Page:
Viscount Cranborne: My Lords, does the noble Baroness agree that the original agreement was not a convention in the constitutional sense, but merely an agreement made in 1945 between the then Leader of the Opposition and the noble Baroness's predecessor, the then Labour Leader of the House, to try to ensure that there was not a constitutional crisis in view of the large majority at that time enjoyed by the Labour Party in the other place and the large majority then enjoyed by the Conservative Party in this House? Would the noble Baroness further agree that since then there has been a consensus that such a thing as the Salisbury Convention does exist, but that a certain amount of argument has taken place over how it is defined? On several occasions I have attempted to define exactly what is the convention, but in spite of my best efforts, there remain some doubts as to what comprises its detail. Does the noble Baroness agree that it is in the detail that possible difficulties may arise? In view of that, does the noble Baroness think it would be worth our while to attempt to nail down precisely what the Salisbury Convention does envisage? Furthermore, would it be worth having conversations through the usual channels to see whether the two sides agree?
Baroness Jay of Paddington: My Lords, no one is more authoritative than the noble Viscount in defining the precise understanding both of the spirit and the letter of the original Salisbury/Addison Convention, as it has come to be known. As I have said in answer to other questions, I believe that it is relevant to look at this point in the context of the full long-term reform of this House as proposed by Lord Wakeham. He may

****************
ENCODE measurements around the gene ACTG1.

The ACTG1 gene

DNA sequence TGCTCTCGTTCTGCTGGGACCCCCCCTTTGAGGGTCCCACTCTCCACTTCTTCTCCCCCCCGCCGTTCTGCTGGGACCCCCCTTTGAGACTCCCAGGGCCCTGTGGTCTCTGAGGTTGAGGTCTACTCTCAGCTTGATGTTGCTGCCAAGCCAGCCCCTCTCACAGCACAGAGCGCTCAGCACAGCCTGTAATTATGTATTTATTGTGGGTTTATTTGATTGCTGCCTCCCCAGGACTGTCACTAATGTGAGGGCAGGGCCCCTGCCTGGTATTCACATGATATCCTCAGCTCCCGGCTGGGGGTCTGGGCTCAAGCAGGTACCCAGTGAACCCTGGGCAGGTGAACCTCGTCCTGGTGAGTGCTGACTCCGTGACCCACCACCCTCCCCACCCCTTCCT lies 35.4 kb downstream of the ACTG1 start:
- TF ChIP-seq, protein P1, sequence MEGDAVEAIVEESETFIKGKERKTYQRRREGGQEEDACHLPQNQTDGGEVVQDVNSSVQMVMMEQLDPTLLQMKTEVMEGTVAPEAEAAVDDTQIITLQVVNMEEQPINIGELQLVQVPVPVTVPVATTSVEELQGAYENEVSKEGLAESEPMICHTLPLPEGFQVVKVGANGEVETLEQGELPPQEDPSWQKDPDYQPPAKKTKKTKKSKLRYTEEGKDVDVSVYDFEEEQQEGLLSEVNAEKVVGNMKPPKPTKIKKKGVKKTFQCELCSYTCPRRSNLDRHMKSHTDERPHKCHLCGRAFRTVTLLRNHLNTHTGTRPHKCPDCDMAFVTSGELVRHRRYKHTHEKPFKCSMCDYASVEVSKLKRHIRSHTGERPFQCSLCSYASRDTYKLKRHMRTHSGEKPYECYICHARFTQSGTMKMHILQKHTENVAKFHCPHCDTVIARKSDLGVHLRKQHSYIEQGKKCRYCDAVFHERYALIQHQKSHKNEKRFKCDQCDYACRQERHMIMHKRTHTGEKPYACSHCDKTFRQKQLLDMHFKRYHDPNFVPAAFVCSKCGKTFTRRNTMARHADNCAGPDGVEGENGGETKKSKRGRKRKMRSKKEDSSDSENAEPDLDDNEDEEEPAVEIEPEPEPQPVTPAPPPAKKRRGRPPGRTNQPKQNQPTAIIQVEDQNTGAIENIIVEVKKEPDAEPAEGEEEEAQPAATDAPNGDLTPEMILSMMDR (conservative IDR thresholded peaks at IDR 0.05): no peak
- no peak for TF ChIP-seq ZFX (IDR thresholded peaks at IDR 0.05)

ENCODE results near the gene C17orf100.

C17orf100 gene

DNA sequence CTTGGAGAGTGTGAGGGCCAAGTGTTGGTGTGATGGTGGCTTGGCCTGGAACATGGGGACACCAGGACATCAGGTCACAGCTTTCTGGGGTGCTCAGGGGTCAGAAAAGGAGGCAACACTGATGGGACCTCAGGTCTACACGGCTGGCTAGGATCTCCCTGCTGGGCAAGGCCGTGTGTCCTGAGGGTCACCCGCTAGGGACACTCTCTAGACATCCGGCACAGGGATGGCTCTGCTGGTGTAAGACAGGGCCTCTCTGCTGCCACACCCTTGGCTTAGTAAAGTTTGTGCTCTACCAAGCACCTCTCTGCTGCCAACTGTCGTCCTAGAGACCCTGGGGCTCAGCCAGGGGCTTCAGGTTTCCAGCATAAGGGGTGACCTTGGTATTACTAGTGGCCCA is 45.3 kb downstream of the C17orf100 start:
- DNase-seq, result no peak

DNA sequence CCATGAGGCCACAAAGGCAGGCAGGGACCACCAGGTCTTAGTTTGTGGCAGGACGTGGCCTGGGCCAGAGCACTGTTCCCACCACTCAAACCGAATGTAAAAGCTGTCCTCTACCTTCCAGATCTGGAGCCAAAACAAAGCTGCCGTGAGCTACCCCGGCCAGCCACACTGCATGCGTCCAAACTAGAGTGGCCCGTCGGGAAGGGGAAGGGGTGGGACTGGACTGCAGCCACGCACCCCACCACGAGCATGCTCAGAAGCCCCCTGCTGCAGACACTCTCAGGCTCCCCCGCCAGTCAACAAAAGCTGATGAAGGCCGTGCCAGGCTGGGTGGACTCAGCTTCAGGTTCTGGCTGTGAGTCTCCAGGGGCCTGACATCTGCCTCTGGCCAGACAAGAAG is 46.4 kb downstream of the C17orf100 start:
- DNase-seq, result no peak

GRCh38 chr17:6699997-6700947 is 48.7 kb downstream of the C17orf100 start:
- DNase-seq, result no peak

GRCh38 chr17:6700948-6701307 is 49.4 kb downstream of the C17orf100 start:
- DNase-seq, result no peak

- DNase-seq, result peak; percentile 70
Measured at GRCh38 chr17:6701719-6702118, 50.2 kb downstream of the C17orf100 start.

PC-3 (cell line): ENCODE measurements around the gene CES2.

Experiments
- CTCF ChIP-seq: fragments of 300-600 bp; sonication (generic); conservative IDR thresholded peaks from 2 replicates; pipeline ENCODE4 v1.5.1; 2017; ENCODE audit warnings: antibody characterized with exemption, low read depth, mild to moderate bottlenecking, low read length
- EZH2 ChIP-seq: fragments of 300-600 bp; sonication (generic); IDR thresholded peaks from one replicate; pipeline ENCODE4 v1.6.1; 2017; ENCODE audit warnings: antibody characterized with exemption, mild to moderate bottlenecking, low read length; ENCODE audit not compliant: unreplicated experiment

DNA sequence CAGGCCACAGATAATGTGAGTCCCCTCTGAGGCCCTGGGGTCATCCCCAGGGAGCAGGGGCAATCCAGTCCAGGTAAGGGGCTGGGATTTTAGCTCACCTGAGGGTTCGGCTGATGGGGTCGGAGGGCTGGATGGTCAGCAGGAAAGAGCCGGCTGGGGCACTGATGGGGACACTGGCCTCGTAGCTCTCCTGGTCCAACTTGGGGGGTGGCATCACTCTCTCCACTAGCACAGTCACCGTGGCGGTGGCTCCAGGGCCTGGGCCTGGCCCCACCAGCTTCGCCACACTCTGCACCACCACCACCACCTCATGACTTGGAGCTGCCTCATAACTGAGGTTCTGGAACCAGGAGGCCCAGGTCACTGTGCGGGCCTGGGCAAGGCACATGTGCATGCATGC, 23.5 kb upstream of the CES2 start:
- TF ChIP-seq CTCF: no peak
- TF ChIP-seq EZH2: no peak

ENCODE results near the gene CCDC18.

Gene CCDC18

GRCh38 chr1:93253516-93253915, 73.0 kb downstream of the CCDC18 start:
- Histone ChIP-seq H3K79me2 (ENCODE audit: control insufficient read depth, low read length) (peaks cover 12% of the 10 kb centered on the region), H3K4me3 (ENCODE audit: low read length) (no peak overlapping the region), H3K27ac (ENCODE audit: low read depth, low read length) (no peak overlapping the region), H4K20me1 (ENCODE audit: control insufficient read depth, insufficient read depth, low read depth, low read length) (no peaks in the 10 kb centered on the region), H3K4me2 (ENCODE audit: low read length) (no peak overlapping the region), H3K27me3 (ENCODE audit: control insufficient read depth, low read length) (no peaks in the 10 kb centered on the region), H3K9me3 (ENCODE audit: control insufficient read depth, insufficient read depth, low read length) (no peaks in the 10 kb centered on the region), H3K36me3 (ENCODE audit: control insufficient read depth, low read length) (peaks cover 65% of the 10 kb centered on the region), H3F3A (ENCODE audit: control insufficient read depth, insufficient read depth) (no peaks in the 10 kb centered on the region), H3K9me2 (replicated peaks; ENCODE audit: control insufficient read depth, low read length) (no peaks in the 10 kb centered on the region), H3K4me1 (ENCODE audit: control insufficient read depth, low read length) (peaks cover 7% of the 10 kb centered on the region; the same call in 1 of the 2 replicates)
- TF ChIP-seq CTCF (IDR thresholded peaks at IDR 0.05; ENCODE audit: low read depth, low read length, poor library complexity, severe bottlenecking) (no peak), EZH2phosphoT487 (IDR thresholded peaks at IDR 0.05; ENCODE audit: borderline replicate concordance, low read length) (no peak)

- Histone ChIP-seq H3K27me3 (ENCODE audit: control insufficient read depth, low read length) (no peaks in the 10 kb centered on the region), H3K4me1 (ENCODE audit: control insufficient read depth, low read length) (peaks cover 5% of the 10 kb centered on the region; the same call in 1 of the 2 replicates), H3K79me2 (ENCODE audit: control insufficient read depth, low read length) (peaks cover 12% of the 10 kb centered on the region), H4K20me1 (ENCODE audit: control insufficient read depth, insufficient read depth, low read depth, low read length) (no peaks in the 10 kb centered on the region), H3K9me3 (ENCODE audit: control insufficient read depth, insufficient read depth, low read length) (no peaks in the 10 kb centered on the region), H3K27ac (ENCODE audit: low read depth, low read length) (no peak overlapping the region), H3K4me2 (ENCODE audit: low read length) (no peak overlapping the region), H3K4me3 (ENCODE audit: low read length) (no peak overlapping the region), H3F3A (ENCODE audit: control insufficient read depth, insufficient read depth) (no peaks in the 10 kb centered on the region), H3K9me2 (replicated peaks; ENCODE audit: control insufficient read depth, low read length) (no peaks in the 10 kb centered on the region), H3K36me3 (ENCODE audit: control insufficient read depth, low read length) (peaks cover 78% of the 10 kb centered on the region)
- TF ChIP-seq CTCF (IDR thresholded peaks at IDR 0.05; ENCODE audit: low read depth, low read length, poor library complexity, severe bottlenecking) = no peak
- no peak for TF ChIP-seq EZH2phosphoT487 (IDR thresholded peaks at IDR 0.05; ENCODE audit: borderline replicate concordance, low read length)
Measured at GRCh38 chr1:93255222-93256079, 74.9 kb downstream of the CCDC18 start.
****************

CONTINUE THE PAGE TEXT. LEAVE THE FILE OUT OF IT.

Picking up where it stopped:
Lord Peyton of Yeovil: My Lords, I should like briefly to remind the Government Chief Whip of a sessional order which requires the chief of police to take care that, during each Session of Parliament, the passages through the streets leading to this House are kept free and open.
I do not intend to delay the House, but we now have in existence a legion of people who consider themselves free to scatter cones across and dig holes in the streets of this city more or less at pleasure, thereby disrupting and disturbing people who wish nothing so much as to move around freely. Now these infernal people have turned their attention to Parliament Square. I wonder whether the Government Chief Whip could marshal the huge influence that he has at his command in order to stop such a nuisance going on?
Lord Carter: My Lords, I am extremely grateful to the noble Lord, Lord Peyton, for giving me notice that he intended to raise this matter. As the noble Lord has said, at the beginning of every Session the House orders the Commissioner of the Metropolitan Police to take care that passages through the streets leading to this House are kept free and open and that no obstruction be permitted to hinder the passage of noble Lords to and from this House. That order was laid and communicated to the Commissioner in the usual manner by Black Rod on 17th November last year.
These precautions are taken every year. They are held to refer to demonstrations, disturbances and lobbies which might purposely obstruct Members of either House from going about their business. The order has never been taken to refer to any lawful and necessary activity in the public interest, such as roadworks.
I acknowledge that the works which are going on outside have had an adverse impact on traffic, which many noble Lords have found frustrating. However, I do not believe that they can be said to amount to a stoppage in the street. The traffic is moving, albeit slowly, and pedestrian access is unimpeded. However, strictly speaking, this is not a matter for me but for the House authorities--in this case, Black Rod, and your